Indiana legislation continues along the path of discriminatory preference for private and religious interests while public education performance continues to be negatively misrepresented.
The Fort Wayne Journal-Gazette on Jan. 29 analyzed Indiana school voucher data to reveal taxpayer-supported voucher schools can refuse admission based on religion, economic background and academic record; not offer instruction to English language learners; not be required to hold public school board meetings; not be bound by any curricular standards, and to fire teachers without cause.
The Indiana State Teachers Association has identified almost $10 million being given to unregulated voucher schools with Ds and Fs.
Proposed Indiana legislation suggests voucher supported private schools not be required to take ISTEP, not have to fill out paperwork, nor be bound by facility standards for the disabled. Senate Bill 91 permanently halts Common Core Standards because of pressure from private school interests.
The continued failure of charter schools to improve student achievement is well documented by The Times. SB 264 will provide state stipends (possibly $10,000) for high-quality public school teachers who transfer to low-performing charter schools - but not low performing public schools.
Travis Waldron in ThinkProgress.org has revealed the United States as the preschool education caboose to other foreign countries. China’s goal is to have 40 million children in preschool. Mexico and European nations plan for all children to attend preschool.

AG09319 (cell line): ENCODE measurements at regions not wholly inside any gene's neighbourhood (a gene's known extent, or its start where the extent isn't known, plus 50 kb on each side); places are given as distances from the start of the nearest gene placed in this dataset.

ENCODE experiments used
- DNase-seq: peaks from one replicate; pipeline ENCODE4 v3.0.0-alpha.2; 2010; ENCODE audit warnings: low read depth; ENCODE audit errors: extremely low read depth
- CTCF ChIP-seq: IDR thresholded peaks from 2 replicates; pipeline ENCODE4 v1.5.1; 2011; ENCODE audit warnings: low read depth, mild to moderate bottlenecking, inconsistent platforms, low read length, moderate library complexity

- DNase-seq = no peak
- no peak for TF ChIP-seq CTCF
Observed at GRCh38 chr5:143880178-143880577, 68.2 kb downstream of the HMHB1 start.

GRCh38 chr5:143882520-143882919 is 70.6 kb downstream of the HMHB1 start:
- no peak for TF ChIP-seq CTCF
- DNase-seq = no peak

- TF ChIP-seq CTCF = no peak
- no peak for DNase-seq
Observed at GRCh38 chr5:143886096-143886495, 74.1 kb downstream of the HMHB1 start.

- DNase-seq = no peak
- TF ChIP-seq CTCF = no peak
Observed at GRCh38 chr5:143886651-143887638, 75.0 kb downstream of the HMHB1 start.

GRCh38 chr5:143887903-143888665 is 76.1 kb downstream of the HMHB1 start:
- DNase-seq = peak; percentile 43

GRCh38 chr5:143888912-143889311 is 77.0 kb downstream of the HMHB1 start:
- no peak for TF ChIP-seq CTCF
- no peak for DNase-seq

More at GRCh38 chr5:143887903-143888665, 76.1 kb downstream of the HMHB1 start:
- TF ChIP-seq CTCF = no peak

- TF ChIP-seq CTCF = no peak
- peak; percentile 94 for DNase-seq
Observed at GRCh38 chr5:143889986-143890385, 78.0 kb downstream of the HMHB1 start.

Sadly, Indiana is one of only 10 states not to have state-funded pre-K. Current legislation exploits the importance of preschool as just another avenue to private school vouchers. Even then, only a paltry 1,000 preschoolers may receive state funding, but not until 2015!
Public education continues to suffer from misleading reports. Explanations for “lagging” performance on international exams, for example, are under-publicized. Xu Xhao, Harvard School of Education, explains Asian motivation in Education Week (Jan. 22). Ten million Chinese 12th-graders compete for only 6.5 million college openings. Without a college education, Chinese students are destined for low income outside of major cities like Shanghai.
Also from Education Week (Jan. 8-14), while the United States has a 22 percent student poverty rate, a disproportionate 40 percent of U.S. students who took the international PISA in 2009 were from our lowest economic levels, a significantly greater demographic percentage than any other country.
While cries for public education improvement continue, further cuts in public education funding loom forebodingly from state proposals to reduce corporate taxes.
Instead of financial responsibility for improving public education, biased legislation for private and religious interests continues with a blind eye to voucher accountability and failed charter school results. This is shameful and irresponsible public policy.